Although there is a variety of mechanisms of bacterial resistance to beta-lactam antibiotics, the most important one is production of beta-lactamases inactivating penicillins and cephalosporins. The classification of beta-lactamases is based on biochemical, enzymological (i.e. molecular structure, inhibitory property, substrate-profile, relative rate of hydrolysis) and immunological characters. Extended-spectrum beta-lactamases (ESBLs) can be derived from TEM or SHV enzymes. These enzymes have now been sequenced and it has been found that relatively few point mutations have occurred in the gene of the TEM and SHV type enzymes. These point mutations clustered in five areas of the gene. The amino acid mutations can alter the conformation, the active site and change the hydrance of beta-lactamase-cephalosporin binding capacity. So the enzyme is able to bind and hydrolyse the third generation cephalosporins. Successive mutation interacted radically increasing the binding capacity of enzymes and confer resistance to newer cephalosporins. The use of these drugs provides a strong selective pressure to develop these mutations. Sporadic nosocomial outbreaks due to strains producing an ESBL led to an epidemic problem in some hospitals resulting in a concurrent dissemination of genes, plasmids or strains. Clinical epidemiological importance and role of ESBLs and emergence of multiply resistance of bacteria of nosocomial importance are discussed in this brief.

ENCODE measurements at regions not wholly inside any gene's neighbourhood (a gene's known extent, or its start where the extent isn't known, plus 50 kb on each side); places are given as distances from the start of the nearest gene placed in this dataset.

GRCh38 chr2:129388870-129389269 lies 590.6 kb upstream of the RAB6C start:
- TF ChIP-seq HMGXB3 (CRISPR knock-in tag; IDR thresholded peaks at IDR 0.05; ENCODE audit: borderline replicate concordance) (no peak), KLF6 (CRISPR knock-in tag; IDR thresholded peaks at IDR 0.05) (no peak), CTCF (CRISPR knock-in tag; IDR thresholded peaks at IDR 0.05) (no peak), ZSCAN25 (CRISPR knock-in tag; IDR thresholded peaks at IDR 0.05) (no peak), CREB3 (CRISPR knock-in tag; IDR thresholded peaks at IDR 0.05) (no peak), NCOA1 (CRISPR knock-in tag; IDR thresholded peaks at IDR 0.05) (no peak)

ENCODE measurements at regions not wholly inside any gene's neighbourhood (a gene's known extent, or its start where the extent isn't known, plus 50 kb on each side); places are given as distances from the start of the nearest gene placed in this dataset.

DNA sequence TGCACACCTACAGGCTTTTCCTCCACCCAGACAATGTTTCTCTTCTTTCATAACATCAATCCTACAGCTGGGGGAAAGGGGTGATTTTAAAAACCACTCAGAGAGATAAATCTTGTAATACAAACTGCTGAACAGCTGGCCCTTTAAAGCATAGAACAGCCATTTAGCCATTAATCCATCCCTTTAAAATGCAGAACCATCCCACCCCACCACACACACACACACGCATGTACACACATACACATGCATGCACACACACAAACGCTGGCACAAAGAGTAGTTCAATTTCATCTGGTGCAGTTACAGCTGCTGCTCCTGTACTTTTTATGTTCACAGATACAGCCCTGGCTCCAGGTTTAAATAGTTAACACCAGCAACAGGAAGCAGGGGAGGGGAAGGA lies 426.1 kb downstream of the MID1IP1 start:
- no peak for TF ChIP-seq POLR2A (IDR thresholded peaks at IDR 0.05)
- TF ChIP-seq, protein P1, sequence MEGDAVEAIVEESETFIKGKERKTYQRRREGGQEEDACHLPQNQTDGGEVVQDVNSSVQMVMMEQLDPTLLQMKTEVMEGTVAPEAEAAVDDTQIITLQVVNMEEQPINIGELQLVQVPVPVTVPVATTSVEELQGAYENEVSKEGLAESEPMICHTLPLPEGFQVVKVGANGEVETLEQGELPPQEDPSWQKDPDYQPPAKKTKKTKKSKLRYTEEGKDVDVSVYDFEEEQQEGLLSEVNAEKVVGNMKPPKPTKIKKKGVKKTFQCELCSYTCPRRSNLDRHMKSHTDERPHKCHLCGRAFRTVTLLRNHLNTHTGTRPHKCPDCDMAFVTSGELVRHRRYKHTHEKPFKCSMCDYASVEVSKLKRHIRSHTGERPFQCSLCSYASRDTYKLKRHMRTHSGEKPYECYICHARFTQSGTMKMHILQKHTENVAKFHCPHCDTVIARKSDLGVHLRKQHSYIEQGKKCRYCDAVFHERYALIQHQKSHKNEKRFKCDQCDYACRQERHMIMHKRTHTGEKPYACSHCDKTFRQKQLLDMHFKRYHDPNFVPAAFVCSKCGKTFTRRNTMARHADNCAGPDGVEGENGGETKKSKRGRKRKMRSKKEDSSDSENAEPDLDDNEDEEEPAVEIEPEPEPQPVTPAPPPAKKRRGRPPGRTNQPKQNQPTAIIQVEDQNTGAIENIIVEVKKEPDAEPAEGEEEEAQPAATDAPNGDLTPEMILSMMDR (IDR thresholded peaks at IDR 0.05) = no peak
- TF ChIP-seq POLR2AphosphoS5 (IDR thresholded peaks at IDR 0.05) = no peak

|Number of pages||17|
|Journal||Acta microbiologica et immunologica Hungarica|
|Publication status||Published - Dec 1 1997|
ASJC Scopus subject areas
- Immunology and Microbiology(all)